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The obvious way to go is to launch such applications in background by adding an & sign to the end of the command, like this: firefox & Please note that Firefox is now a child process of your shell and your terminal window. If you exit them, Firefox gets killed if it's still running. To avoid this and make sure it continues running even after ...


You can type firefox & to tell firefox to run in the background, then you can keep using your terminal session... Edit: And @ByteCommander has explained this much more thoroughly than me. But sometimes Firefox (or another process that has been told to run in the background) will print some warnings and so on to the terminal, even if the process is ...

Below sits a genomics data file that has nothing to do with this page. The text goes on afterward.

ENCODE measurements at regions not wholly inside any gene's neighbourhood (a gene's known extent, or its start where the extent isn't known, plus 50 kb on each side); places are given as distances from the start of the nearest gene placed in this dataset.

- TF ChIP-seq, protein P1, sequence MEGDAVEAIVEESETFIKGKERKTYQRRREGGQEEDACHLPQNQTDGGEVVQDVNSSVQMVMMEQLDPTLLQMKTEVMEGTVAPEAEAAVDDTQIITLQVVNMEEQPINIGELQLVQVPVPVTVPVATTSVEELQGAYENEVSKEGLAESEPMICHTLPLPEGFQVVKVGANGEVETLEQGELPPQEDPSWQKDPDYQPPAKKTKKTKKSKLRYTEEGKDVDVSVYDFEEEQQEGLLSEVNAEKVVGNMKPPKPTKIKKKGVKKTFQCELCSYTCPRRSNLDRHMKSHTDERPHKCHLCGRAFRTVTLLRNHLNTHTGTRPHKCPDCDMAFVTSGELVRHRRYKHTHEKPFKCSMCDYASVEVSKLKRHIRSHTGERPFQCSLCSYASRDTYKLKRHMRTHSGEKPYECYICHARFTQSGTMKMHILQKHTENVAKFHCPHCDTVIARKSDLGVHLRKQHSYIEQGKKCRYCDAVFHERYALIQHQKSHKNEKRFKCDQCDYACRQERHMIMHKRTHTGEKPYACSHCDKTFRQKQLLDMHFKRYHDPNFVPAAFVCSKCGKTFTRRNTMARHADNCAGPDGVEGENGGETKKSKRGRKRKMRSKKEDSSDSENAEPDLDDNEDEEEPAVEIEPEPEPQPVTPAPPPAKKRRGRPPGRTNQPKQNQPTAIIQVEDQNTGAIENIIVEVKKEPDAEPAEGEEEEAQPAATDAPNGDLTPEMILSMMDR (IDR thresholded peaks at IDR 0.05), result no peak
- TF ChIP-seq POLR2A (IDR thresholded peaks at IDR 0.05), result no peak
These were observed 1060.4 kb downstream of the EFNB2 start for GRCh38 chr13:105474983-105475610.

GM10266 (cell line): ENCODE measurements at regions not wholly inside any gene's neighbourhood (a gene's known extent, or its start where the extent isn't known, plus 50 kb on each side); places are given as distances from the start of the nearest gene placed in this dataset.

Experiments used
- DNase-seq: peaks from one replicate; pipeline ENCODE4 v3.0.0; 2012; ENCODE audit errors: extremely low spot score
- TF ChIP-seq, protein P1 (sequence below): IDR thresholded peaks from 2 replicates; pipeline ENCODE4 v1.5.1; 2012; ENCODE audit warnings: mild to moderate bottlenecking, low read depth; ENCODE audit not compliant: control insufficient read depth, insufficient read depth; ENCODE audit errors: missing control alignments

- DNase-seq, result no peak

I used xset. The following will show the current Repeat Rate Delay and the Repeat Rate: xset q My default values were 200,33. The following will set the repeat rates: xset r rate 500 33 The Repeat Rate Delay refers to the time it takes for a 2nd repeat character to appear when a character key is pressed down. The Repeat Rate refers to the delay ...


I was using the wrong keycode. For u, the keycode was actually 30. Running the command: xmodmap -e 'keycode 30 = 0x0000' disabled the key on the remote machine. This doesn't prevent me from typing u on my end.


Looks as this has been updated, my X1C with ubuntuMATE 16.04 LTS has /sys/class/leds/tpacpi\:\:kbd_backlight/brightness which works as expected ie: # echo 2 > /sys/class/leds/tpacpi\:\:kbd_backlight/brightness Brings it to full light :)

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